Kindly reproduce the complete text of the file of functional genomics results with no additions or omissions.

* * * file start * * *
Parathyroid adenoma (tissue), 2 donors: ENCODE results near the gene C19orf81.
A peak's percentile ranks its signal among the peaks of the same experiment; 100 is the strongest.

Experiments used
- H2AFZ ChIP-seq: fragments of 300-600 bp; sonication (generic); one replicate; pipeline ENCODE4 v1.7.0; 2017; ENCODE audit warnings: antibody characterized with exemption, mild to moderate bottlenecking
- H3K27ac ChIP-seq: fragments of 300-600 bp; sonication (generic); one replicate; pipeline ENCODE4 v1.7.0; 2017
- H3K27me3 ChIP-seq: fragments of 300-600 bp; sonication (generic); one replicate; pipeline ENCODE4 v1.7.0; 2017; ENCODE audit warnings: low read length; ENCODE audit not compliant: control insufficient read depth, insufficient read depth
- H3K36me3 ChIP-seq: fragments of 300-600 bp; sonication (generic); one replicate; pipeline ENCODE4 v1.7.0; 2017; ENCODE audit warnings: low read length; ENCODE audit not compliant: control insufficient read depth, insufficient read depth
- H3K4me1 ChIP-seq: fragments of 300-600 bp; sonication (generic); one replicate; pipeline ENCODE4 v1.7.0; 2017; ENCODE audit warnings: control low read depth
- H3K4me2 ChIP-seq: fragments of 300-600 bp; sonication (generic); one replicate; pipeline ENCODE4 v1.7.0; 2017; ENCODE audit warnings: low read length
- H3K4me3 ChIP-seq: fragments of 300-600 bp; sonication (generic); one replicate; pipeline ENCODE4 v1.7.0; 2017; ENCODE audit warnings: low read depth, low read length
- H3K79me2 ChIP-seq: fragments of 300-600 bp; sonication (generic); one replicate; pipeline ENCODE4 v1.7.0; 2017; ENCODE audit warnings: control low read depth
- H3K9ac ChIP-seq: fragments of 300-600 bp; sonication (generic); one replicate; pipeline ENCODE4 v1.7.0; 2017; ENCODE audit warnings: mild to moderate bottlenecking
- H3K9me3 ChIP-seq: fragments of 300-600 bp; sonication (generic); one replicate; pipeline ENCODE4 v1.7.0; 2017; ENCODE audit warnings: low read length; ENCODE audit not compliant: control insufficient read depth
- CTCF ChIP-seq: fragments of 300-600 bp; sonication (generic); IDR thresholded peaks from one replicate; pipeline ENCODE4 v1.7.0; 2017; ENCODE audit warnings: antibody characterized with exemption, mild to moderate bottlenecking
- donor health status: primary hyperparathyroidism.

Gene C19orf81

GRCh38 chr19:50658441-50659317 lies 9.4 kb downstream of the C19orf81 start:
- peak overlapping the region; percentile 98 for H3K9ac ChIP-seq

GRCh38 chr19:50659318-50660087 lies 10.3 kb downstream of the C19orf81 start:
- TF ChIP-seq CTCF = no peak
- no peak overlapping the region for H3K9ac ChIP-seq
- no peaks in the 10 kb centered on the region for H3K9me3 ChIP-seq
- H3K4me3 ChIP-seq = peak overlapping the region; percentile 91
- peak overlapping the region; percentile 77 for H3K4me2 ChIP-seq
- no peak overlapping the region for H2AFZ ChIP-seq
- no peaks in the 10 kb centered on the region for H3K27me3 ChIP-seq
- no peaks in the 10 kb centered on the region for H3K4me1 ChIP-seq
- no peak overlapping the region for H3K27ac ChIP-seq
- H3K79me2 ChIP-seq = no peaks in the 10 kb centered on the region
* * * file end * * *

Parathyroid adenoma (tissue), 2 donors: ENCODE results near the gene C19orf81.
A peak's percentile ranks its signal among the peaks of the same experiment; 100 is the strongest.

Experiments used
- H2AFZ ChIP-seq: fragments of 300-600 bp; sonication (generic); one replicate; pipeline ENCODE4 v1.7.0; 2017; ENCODE audit warnings: antibody characterized with exemption, mild to moderate bottlenecking
- H3K27ac ChIP-seq: fragments of 300-600 bp; sonication (generic); one replicate; pipeline ENCODE4 v1.7.0; 2017
- H3K27me3 ChIP-seq: fragments of 300-600 bp; sonication (generic); one replicate; pipeline ENCODE4 v1.7.0; 2017; ENCODE audit warnings: low read length; ENCODE audit not compliant: control insufficient read depth, insufficient read depth
- H3K36me3 ChIP-seq: fragments of 300-600 bp; sonication (generic); one replicate; pipeline ENCODE4 v1.7.0; 2017; ENCODE audit warnings: low read length; ENCODE audit not compliant: control insufficient read depth, insufficient read depth
- H3K4me1 ChIP-seq: fragments of 300-600 bp; sonication (generic); one replicate; pipeline ENCODE4 v1.7.0; 2017; ENCODE audit warnings: control low read depth
- H3K4me2 ChIP-seq: fragments of 300-600 bp; sonication (generic); one replicate; pipeline ENCODE4 v1.7.0; 2017; ENCODE audit warnings: low read length
- H3K4me3 ChIP-seq: fragments of 300-600 bp; sonication (generic); one replicate; pipeline ENCODE4 v1.7.0; 2017; ENCODE audit warnings: low read depth, low read length
- H3K79me2 ChIP-seq: fragments of 300-600 bp; sonication (generic); one replicate; pipeline ENCODE4 v1.7.0; 2017; ENCODE audit warnings: control low read depth
- H3K9ac ChIP-seq: fragments of 300-600 bp; sonication (generic); one replicate; pipeline ENCODE4 v1.7.0; 2017; ENCODE audit warnings: mild to moderate bottlenecking
- H3K9me3 ChIP-seq: fragments of 300-600 bp; sonication (generic); one replicate; pipeline ENCODE4 v1.7.0; 2017; ENCODE audit warnings: low read length; ENCODE audit not compliant: control insufficient read depth
- CTCF ChIP-seq: fragments of 300-600 bp; sonication (generic); IDR thresholded peaks from one replicate; pipeline ENCODE4 v1.7.0; 2017; ENCODE audit warnings: antibody characterized with exemption, mild to moderate bottlenecking
- donor health status: primary hyperparathyroidism.

Gene C19orf81

GRCh38 chr19:50658441-50659317 lies 9.4 kb downstream of the C19orf81 start:
- peak overlapping the region; percentile 98 for H3K9ac ChIP-seq

GRCh38 chr19:50659318-50660087 lies 10.3 kb downstream of the C19orf81 start:
- TF ChIP-seq CTCF = no peak
- no peak overlapping the region for H3K9ac ChIP-seq
- no peaks in the 10 kb centered on the region for H3K9me3 ChIP-seq
- H3K4me3 ChIP-seq = peak overlapping the region; percentile 91
- peak overlapping the region; percentile 77 for H3K4me2 ChIP-seq
- no peak overlapping the region for H2AFZ ChIP-seq
- no peaks in the 10 kb centered on the region for H3K27me3 ChIP-seq
- no peaks in the 10 kb centered on the region for H3K4me1 ChIP-seq
- no peak overlapping the region for H3K27ac ChIP-seq
- H3K79me2 ChIP-seq = no peaks in the 10 kb centered on the region